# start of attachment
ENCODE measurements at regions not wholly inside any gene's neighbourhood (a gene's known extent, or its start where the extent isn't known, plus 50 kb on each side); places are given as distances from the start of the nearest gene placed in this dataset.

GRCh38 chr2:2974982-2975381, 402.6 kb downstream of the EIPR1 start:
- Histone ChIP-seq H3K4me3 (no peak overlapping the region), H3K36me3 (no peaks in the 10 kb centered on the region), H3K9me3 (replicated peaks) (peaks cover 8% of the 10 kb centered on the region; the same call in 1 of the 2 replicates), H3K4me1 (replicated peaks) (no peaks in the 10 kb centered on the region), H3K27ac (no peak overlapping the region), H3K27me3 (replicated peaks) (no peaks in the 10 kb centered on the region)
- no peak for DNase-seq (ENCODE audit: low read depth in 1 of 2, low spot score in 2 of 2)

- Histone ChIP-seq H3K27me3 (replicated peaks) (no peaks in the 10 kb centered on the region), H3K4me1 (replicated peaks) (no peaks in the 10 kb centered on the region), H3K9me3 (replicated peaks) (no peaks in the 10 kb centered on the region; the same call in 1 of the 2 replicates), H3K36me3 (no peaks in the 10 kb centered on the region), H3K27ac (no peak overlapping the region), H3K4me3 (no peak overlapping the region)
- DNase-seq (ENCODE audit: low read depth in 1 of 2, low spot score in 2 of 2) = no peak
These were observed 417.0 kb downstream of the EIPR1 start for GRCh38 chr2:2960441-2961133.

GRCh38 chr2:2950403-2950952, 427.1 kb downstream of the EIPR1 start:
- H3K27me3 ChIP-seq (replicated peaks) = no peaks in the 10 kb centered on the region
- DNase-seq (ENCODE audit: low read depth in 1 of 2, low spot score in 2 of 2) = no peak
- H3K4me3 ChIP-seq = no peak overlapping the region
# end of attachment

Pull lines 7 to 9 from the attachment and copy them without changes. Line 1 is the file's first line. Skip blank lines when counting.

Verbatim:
These were observed 417.0 kb downstream of the EIPR1 start for GRCh38 chr2:2960441-2961133.

GRCh38 chr2:2950403-2950952, 427.1 kb downstream of the EIPR1 start:
- H3K27me3 ChIP-seq (replicated peaks) = no peaks in the 10 kb centered on the region